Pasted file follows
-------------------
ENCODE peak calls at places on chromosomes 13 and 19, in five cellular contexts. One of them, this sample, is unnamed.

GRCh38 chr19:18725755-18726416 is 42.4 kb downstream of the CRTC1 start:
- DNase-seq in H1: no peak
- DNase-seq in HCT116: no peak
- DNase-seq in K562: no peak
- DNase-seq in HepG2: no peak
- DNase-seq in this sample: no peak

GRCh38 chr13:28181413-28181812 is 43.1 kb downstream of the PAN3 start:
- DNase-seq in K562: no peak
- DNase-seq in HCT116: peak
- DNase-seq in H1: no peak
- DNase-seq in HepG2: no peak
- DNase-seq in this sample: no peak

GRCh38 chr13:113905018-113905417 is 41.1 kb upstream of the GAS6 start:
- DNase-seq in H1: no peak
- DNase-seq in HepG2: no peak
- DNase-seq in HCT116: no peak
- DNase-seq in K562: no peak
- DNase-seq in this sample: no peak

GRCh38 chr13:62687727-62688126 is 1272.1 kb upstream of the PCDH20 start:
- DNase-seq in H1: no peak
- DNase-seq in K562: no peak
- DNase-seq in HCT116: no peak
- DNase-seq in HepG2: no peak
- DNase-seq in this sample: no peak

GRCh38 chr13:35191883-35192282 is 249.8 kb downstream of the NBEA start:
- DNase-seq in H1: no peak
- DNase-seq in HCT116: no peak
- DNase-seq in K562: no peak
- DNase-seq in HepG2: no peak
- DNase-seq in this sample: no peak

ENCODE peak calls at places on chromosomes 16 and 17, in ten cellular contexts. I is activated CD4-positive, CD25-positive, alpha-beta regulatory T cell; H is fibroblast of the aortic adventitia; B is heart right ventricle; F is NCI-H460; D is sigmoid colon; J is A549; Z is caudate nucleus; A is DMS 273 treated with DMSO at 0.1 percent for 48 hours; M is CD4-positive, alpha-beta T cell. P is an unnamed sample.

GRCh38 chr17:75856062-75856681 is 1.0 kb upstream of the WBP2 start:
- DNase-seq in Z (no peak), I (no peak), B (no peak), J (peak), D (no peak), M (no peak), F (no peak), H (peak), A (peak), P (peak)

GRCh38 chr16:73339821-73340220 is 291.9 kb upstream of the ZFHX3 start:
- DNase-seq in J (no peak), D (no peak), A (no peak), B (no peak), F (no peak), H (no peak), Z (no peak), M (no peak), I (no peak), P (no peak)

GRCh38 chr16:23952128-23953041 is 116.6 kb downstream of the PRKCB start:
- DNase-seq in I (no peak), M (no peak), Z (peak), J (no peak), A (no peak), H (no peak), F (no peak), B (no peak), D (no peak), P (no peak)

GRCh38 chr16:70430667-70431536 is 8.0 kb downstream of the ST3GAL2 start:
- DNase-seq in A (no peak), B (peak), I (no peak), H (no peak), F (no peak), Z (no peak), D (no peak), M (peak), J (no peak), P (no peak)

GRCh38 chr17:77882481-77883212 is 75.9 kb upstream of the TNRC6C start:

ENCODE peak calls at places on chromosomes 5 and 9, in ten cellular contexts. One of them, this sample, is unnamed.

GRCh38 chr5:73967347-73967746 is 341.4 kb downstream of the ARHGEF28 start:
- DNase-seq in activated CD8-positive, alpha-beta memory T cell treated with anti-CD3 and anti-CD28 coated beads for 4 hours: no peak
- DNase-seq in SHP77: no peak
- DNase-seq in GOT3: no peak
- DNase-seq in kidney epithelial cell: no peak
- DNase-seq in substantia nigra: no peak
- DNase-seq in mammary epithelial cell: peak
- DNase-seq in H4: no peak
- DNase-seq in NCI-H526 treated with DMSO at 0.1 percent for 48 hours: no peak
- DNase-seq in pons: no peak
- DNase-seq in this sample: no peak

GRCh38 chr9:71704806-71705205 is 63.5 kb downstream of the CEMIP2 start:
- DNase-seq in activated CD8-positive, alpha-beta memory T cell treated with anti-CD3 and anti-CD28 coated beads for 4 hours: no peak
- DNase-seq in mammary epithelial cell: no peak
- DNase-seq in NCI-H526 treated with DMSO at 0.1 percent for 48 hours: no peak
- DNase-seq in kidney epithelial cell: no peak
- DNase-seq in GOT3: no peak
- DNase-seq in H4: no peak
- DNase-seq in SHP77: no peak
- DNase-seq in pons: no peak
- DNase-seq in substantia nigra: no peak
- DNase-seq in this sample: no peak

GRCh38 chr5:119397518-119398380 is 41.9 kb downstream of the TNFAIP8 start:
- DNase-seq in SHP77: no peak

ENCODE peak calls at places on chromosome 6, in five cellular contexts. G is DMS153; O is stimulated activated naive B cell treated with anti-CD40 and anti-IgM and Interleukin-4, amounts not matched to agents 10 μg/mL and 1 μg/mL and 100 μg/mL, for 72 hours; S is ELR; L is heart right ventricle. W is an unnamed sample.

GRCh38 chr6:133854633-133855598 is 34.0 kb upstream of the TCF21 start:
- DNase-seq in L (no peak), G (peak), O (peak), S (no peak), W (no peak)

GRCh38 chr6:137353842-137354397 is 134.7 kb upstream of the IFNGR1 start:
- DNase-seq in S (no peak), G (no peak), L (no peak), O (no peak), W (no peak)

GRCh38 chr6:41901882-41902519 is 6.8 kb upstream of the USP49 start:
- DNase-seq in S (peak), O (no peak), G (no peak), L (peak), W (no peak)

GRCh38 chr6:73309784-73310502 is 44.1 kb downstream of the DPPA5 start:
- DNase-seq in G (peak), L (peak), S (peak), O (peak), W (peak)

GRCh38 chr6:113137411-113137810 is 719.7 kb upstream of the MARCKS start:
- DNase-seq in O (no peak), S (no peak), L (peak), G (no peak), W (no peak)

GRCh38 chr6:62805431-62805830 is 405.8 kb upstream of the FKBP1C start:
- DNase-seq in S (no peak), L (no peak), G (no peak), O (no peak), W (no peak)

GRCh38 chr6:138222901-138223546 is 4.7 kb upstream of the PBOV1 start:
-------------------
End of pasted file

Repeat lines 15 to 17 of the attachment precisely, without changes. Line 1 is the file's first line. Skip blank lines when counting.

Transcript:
- DNase-seq in H1: no peak
- DNase-seq in HepG2: no peak
- DNase-seq in HCT116: no peak